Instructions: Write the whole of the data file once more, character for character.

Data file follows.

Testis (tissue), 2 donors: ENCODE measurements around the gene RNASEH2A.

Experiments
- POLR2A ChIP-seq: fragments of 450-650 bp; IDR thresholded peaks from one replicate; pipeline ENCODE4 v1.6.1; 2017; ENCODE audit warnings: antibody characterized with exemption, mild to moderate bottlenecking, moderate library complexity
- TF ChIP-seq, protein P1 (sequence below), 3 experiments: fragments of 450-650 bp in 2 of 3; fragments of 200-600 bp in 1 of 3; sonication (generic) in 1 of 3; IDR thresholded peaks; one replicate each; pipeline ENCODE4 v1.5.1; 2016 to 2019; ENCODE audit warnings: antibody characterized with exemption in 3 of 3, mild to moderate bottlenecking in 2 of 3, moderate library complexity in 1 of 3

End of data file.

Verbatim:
Testis (tissue), 2 donors: ENCODE measurements around the gene RNASEH2A.

Experiments
- POLR2A ChIP-seq: fragments of 450-650 bp; IDR thresholded peaks from one replicate; pipeline ENCODE4 v1.6.1; 2017; ENCODE audit warnings: antibody characterized with exemption, mild to moderate bottlenecking, moderate library complexity
- TF ChIP-seq, protein P1 (sequence below), 3 experiments: fragments of 450-650 bp in 2 of 3; fragments of 200-600 bp in 1 of 3; sonication (generic) in 1 of 3; IDR thresholded peaks; one replicate each; pipeline ENCODE4 v1.5.1; 2016 to 2019; ENCODE audit warnings: antibody characterized with exemption in 3 of 3, mild to moderate bottlenecking in 2 of 3, moderate library complexity in 1 of 3